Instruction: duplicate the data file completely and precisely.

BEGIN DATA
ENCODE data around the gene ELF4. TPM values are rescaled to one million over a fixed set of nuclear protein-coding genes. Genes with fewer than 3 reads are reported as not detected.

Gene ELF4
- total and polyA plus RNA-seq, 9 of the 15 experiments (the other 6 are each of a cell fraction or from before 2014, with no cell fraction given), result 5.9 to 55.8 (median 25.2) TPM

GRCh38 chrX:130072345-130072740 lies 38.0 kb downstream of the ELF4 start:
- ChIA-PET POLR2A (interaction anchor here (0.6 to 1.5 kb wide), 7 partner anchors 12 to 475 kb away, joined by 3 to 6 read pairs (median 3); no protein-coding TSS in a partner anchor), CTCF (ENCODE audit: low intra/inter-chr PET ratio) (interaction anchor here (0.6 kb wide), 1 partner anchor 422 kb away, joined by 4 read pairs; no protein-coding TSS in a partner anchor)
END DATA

ENCODE data around the gene ELF4. TPM values are rescaled to one million over a fixed set of nuclear protein-coding genes. Genes with fewer than 3 reads are reported as not detected.

Gene ELF4
- total and polyA plus RNA-seq, 9 of the 15 experiments (the other 6 are each of a cell fraction or from before 2014, with no cell fraction given), result 5.9 to 55.8 (median 25.2) TPM

GRCh38 chrX:130072345-130072740 lies 38.0 kb downstream of the ELF4 start:
- ChIA-PET POLR2A (interaction anchor here (0.6 to 1.5 kb wide), 7 partner anchors 12 to 475 kb away, joined by 3 to 6 read pairs (median 3); no protein-coding TSS in a partner anchor), CTCF (ENCODE audit: low intra/inter-chr PET ratio) (interaction anchor here (0.6 kb wide), 1 partner anchor 422 kb away, joined by 4 read pairs; no protein-coding TSS in a partner anchor)